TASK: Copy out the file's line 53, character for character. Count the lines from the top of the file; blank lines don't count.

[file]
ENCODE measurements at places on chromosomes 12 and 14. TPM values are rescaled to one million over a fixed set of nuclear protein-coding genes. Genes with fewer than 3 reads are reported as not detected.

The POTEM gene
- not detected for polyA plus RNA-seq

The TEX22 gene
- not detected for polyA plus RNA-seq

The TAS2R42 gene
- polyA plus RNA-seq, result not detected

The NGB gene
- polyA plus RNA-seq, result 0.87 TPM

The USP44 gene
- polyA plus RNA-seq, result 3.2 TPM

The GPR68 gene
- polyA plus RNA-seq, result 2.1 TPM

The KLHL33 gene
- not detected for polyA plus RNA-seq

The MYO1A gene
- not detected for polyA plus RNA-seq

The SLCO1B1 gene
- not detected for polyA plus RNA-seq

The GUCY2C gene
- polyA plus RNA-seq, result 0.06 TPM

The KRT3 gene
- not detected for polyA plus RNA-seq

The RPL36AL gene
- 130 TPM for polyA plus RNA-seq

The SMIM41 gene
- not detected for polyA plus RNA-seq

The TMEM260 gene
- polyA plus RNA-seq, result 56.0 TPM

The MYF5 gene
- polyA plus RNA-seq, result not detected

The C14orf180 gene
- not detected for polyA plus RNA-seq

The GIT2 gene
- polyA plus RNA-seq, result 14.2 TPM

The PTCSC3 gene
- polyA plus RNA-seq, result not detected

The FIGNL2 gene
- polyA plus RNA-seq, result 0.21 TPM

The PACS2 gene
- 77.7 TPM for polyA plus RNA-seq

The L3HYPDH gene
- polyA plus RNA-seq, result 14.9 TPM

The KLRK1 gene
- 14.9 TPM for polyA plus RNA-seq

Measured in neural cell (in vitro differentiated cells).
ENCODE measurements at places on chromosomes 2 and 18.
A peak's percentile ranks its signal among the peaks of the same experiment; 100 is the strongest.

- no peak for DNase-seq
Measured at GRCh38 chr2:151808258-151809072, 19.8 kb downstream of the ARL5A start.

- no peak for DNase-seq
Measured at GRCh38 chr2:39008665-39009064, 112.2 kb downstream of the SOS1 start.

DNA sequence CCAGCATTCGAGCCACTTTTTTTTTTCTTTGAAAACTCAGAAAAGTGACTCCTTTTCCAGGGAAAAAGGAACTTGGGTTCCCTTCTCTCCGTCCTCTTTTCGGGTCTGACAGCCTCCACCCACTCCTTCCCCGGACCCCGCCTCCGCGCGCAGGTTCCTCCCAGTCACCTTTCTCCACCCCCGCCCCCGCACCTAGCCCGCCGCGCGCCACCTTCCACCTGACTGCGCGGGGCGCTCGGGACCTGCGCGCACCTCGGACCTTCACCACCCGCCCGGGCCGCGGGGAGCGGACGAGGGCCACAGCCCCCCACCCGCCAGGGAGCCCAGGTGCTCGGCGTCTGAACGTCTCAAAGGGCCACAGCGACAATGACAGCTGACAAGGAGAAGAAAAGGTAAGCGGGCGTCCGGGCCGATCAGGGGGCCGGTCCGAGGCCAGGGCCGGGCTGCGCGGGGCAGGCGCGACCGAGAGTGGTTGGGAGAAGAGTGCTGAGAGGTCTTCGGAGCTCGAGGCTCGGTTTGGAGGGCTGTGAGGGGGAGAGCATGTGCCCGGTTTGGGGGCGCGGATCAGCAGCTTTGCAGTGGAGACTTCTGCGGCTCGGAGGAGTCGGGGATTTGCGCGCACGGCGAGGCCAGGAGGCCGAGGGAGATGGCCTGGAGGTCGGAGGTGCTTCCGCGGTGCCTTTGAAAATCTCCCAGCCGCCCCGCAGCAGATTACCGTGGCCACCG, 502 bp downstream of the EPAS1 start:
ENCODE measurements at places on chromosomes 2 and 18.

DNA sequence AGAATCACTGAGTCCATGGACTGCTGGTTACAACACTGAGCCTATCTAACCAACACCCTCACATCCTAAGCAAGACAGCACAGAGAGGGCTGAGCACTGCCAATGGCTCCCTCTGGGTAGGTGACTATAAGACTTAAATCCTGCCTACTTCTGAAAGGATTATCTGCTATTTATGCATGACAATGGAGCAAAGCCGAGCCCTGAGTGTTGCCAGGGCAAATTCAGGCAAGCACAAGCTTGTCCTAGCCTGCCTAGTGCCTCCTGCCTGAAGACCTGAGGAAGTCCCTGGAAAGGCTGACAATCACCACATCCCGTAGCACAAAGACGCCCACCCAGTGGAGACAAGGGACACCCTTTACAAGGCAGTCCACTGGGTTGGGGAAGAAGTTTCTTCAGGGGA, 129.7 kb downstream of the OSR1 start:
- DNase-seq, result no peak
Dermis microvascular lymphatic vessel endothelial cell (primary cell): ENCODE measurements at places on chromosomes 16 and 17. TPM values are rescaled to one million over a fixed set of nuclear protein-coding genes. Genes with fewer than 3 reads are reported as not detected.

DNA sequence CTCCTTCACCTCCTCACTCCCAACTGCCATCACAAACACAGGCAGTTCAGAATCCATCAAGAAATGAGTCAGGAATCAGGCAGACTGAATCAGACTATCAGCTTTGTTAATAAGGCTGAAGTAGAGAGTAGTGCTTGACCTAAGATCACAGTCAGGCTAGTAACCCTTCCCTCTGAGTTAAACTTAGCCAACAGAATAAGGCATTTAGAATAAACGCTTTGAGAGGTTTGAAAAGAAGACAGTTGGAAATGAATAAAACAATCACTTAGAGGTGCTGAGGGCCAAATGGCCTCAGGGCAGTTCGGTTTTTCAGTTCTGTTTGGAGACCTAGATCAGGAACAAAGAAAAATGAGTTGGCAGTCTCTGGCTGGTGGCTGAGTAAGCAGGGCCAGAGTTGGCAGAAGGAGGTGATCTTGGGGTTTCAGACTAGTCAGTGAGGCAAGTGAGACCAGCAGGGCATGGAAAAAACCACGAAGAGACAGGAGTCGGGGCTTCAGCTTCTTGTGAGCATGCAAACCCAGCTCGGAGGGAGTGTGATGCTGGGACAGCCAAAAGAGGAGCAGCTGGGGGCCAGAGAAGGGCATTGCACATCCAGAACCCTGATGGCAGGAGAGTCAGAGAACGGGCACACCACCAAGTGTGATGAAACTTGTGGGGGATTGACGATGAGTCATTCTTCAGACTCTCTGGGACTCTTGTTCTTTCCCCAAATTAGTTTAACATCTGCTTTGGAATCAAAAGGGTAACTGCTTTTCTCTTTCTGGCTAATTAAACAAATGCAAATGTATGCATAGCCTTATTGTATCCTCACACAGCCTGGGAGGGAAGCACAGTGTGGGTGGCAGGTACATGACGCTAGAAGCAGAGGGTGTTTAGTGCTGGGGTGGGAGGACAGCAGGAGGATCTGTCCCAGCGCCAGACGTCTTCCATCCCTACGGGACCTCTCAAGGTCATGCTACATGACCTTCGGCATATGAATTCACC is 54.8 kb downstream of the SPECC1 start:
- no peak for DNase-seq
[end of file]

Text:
DNA sequence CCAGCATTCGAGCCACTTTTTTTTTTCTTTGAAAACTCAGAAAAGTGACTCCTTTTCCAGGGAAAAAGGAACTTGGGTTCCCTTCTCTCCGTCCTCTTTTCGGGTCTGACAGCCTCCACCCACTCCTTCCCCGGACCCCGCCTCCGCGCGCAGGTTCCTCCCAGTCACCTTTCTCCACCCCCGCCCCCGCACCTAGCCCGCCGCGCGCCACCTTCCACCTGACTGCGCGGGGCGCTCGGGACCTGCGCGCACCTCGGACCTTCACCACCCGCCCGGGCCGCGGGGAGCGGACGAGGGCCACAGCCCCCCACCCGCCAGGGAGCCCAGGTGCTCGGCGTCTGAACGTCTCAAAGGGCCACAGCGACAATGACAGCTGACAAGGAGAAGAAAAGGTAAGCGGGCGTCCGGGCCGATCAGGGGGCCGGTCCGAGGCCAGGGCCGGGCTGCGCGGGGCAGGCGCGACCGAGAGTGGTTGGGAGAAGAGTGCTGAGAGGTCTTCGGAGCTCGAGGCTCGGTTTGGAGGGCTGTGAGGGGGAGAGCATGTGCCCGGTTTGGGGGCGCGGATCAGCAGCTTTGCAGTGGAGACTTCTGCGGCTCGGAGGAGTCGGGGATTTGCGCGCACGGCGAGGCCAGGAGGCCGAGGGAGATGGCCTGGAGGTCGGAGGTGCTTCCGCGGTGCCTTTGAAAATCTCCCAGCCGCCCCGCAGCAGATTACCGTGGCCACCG, 502 bp downstream of the EPAS1 start: